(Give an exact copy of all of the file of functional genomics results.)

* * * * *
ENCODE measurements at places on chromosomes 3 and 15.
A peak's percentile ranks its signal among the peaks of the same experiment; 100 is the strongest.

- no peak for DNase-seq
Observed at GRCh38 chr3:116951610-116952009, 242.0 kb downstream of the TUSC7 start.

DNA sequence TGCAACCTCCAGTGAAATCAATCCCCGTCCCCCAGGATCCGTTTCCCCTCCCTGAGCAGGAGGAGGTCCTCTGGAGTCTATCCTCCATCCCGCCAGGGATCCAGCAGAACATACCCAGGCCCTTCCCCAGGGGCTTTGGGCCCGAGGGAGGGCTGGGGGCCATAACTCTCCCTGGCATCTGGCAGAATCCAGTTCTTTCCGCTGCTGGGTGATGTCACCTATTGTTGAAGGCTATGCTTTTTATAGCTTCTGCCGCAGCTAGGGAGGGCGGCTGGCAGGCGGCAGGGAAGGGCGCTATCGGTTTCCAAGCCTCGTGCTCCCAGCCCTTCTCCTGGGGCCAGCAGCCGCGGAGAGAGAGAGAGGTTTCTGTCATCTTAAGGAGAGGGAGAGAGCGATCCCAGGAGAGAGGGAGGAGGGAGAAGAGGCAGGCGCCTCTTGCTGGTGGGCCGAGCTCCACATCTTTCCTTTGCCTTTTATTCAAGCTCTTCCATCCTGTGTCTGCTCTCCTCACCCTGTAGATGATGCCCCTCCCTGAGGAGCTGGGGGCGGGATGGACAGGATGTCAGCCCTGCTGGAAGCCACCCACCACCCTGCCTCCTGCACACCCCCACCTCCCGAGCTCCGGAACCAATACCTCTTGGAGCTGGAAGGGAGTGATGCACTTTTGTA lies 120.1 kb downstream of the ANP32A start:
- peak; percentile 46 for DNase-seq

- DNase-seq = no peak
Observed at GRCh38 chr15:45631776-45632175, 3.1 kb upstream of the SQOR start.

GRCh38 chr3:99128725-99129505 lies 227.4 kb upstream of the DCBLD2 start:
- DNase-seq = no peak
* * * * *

ENCODE measurements at places on chromosomes 3 and 15.
A peak's percentile ranks its signal among the peaks of the same experiment; 100 is the strongest.

- no peak for DNase-seq
Observed at GRCh38 chr3:116951610-116952009, 242.0 kb downstream of the TUSC7 start.

DNA sequence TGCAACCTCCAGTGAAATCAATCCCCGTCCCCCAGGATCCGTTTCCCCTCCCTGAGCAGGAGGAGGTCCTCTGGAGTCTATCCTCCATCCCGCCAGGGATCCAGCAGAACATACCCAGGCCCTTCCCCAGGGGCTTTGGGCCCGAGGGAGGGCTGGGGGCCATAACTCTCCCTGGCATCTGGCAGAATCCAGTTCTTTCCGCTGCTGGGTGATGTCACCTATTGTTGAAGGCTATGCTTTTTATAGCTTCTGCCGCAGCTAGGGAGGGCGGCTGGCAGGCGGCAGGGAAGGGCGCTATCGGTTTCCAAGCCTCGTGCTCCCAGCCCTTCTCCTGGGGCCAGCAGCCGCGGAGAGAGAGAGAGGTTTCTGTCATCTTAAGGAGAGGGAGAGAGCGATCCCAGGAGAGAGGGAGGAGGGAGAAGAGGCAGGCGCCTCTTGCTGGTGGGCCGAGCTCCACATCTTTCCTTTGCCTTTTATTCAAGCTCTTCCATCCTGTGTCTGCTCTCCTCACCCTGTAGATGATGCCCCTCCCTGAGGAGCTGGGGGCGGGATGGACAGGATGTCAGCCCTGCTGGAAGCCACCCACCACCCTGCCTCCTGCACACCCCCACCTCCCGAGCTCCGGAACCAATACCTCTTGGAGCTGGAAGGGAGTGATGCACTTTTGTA lies 120.1 kb downstream of the ANP32A start:
- peak; percentile 46 for DNase-seq

- DNase-seq = no peak
Observed at GRCh38 chr15:45631776-45632175, 3.1 kb upstream of the SQOR start.

GRCh38 chr3:99128725-99129505 lies 227.4 kb upstream of the DCBLD2 start:
- DNase-seq = no peak